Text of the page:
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Oracle Solaris Administration: IP Services     Oracle Solaris 11 Information Library
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Document Information


Part I TCP/IP Administration

1.  Planning the Network Deployment

2.  Considerations When Using IPv6 Addresses

3.  Configuring an IPv4 Network

4.  Enabling IPv6 on the Network

5.  Administering a TCP/IP Network

6.  Configuring IP Tunnels

7.  Troubleshooting Network Problems

General Network Troubleshooting Tips

Running Basic Diagnostic Checks

How to Perform Basic Network Software Checking

Common Problems When Deploying IPv6

IPv4 Router Cannot Be Upgraded to IPv6

Problems After Upgrading Services to IPv6

Current ISP Does Not Support IPv6

Security Issues When Tunneling to a 6to4 Relay Router

8.  IPv4 Reference

9.  IPv6 Reference


10.  About DHCP (Overview)

11.  Administering the ISC DHCP Service

12.  Configuring and Administering the DHCP Client

13.  DHCP Commands and Files (Reference)

Part III IP Security

14.  IP Security Architecture (Overview)

15.  Configuring IPsec (Tasks)

16.  IP Security Architecture (Reference)

17.  Internet Key Exchange (Overview)

18.  Configuring IKE (Tasks)

19.  Internet Key Exchange (Reference)

20.  IP Filter in Oracle Solaris (Overview)

21.  IP Filter (Tasks)

Part IV Networking Performance

22.  Integrated Load Balancer Overview

23.  Configuration of Integrated Load Balancer (Tasks)

24.  Virtual Router Redundancy Protocol (Overview)

25.  VRRP Configuration (Tasks)

26.  Implementing Congestion Control

Part V IP Quality of Service (IPQoS)

27.  Introducing IPQoS (Overview)

28.  Planning for an IPQoS-Enabled Network (Tasks)

29.  Creating the IPQoS Configuration File (Tasks)

30.  Starting and Maintaining IPQoS (Tasks)

31.  Using Flow Accounting and Statistics Gathering (Tasks)

32.  IPQoS in Detail (Reference)



General Network Troubleshooting Tips

One of the first signs of trouble on a network is a loss of communications by one or more hosts. If a host does not to come up at all the first time that the host is added to the network, the problem might be in one of the configuration files. The problem might also be a faulty network interface card. If a single host suddenly develops a problem, the network interface might be the cause. If the hosts on a network can communicate with each other but not with other networks, the problem could lie with the router. Or, the problem could be in another network.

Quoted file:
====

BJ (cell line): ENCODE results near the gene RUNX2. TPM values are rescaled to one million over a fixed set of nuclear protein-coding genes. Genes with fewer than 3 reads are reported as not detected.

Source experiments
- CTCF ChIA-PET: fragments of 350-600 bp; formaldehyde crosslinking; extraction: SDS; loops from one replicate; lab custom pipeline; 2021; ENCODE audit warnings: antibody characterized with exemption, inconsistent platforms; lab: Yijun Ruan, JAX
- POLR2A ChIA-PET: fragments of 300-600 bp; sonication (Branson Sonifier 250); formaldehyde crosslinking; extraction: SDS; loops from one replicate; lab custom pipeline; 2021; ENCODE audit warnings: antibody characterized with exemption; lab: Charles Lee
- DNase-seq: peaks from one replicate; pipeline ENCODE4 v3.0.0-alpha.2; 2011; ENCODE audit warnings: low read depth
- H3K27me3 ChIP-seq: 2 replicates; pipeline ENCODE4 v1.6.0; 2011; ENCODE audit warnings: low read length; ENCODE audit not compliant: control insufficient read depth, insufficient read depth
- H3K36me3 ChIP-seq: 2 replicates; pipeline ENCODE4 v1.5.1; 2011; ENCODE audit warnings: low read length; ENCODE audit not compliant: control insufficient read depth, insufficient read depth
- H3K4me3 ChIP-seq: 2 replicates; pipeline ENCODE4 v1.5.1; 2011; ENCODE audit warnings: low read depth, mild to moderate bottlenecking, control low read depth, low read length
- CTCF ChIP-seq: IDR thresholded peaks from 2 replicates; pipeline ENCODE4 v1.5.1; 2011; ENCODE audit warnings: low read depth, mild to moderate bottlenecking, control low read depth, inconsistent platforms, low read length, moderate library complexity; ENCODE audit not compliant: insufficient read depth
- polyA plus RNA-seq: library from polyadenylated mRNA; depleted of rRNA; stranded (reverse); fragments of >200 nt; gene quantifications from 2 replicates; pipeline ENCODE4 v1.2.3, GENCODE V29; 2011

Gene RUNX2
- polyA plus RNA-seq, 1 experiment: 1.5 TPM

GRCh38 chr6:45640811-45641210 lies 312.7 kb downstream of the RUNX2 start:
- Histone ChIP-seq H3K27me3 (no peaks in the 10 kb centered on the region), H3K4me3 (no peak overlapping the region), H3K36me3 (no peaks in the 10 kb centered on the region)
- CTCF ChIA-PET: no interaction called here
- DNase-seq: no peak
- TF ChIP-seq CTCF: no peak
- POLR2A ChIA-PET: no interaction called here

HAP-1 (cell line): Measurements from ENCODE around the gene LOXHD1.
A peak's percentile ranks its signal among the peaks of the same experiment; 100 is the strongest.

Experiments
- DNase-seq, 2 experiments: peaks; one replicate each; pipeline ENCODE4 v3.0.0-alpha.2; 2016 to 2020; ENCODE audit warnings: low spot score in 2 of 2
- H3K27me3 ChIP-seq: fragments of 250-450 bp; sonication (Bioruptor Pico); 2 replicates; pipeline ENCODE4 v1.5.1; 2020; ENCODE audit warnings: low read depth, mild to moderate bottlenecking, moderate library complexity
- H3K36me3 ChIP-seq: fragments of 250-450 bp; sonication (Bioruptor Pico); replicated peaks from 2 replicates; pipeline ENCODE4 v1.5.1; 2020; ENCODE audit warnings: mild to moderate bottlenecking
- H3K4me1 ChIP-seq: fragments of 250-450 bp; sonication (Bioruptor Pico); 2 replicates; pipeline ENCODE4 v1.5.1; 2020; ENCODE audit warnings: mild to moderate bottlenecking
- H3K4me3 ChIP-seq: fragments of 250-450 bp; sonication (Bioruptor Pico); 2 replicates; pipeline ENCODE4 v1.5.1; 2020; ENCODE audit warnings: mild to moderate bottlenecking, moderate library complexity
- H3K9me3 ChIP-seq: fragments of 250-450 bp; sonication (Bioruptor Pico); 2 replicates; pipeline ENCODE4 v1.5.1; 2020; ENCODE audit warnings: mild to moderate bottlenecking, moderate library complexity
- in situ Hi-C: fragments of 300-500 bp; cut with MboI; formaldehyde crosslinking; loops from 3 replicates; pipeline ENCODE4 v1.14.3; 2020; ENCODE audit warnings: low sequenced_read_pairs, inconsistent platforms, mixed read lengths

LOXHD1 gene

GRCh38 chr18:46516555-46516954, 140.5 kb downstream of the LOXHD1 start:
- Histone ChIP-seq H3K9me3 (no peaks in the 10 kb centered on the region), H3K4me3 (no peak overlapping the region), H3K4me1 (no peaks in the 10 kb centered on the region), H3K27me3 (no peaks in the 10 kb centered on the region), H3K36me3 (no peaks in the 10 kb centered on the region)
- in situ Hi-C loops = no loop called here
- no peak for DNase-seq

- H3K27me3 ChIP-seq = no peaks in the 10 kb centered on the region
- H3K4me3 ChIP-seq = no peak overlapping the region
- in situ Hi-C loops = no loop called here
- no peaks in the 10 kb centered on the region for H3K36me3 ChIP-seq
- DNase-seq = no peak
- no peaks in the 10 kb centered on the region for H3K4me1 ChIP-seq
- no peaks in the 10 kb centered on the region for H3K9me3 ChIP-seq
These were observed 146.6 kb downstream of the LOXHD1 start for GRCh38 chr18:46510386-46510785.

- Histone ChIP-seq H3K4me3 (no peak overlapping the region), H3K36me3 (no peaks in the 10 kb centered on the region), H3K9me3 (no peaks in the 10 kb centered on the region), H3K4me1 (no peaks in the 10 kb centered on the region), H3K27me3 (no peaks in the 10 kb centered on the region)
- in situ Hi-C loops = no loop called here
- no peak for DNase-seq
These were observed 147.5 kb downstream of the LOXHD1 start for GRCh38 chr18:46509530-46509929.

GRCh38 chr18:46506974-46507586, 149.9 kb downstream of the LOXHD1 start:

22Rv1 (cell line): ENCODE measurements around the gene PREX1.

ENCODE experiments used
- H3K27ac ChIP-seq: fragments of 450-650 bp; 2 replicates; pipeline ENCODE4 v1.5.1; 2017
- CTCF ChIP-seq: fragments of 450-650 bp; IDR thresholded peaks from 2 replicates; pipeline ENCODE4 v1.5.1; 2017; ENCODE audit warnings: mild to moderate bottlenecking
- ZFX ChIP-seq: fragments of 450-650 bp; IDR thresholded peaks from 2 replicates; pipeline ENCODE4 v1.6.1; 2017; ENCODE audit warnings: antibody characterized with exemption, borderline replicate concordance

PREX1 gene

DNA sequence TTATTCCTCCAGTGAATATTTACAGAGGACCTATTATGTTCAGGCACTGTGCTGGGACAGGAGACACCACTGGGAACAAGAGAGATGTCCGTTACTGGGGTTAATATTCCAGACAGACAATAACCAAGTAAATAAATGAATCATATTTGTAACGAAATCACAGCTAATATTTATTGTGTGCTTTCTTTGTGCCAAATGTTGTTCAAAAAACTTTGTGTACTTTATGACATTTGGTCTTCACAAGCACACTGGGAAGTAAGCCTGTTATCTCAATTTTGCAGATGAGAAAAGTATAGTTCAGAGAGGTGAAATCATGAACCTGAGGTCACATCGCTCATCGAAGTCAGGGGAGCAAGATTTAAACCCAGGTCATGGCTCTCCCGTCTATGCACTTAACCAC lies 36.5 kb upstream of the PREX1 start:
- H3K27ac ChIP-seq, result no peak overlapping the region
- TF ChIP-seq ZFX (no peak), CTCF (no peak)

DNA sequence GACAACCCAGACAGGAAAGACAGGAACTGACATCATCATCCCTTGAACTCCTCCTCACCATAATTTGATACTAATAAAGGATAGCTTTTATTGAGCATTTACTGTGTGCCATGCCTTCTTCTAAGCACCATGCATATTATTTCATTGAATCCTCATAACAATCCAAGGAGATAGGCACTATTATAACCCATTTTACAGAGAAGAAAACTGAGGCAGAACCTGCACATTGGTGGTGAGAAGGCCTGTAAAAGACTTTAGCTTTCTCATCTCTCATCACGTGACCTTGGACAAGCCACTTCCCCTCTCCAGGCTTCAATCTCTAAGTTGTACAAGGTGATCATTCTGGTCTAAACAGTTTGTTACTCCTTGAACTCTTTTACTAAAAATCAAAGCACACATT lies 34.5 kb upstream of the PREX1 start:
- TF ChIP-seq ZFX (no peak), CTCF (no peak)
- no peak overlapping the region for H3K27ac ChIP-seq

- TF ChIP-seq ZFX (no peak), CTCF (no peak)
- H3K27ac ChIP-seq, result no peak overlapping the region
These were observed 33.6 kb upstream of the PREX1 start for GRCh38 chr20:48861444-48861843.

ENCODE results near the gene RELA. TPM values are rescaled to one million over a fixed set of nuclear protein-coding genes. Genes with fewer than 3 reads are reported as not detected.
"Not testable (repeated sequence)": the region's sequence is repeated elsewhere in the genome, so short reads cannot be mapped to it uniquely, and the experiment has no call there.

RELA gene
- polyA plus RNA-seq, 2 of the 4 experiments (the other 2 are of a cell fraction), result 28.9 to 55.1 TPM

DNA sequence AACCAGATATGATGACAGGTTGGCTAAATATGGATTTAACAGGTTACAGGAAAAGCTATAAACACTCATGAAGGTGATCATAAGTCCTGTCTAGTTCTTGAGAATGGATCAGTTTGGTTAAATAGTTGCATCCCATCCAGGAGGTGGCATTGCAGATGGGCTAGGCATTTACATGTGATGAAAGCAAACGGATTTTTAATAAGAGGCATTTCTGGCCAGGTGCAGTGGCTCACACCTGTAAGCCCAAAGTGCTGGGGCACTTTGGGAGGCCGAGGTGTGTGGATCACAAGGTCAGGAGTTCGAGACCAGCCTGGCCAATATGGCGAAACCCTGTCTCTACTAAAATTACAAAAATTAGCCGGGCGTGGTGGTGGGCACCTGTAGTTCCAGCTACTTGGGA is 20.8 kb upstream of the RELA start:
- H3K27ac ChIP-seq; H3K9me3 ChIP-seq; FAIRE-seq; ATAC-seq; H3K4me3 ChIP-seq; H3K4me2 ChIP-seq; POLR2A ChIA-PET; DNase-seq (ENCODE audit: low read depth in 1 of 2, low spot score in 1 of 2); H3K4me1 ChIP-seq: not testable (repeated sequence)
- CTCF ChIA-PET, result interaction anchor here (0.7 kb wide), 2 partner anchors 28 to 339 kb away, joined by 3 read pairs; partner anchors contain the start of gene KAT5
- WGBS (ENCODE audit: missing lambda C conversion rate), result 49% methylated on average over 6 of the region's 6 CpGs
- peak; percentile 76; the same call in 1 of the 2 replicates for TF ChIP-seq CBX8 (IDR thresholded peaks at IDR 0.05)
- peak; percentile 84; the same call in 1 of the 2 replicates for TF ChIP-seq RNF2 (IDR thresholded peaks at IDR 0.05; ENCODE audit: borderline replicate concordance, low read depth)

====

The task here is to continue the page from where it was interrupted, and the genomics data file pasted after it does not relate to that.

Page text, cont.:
You can use the ipadm command to obtain information on network interfaces. Use the netstat command to display routing tables and protocol statistics. Third-party network diagnostic programs provide a number of troubleshooting tools. Refer to third-party documentation for information.

Less obvious are the causes of problems that degrade performance on the network. For example, you can use tools such as ping to quantify problems such as the loss of packets by a host.

Running Basic Diagnostic Checks

If the network has problems, you can run a series of software checks to diagnose and fix basic, software-related problems.

How to Perform Basic Network Software Checking

  1. Use the netstat command to display network information.

    For syntax and information about the netstat command, refer to Monitoring Network Status With the netstat Command and the netstat(1M) man page.

  2. Check the hosts database to ensure that the entries are correct and current.

    For information about the /etc/inet/hosts database, refer to Network Configuration Files and the hosts(4) man page.

  3. If you are running the Reverse Address Resolution Protocol (RARP), check the Ethernet addresses in the ethers database to ensure that the entries are correct and current.
  4. Try to connect to the local host by using the telnet command.

    For syntax and information about telnet, refer to the telnet(1) man page.

  5. Ensure that the network daemon inetd is running.

    # ps -ef | grep inetd

    The following output verifies that the inetd daemon is running:

    root 57 1 0 Apr 04 ? 3:19 /usr/sbin/inetd -s
  6. If IPv6 is enabled on your network, verify that the IPv6 daemon in.ndpd is running:
    # ps -ef | grep in.ndpd

    The following output verifies that the in.ndpd daemon is running:

    root 123  1 0  Oct 27 ?  0:03 /usr/lib/inet/in.ndpd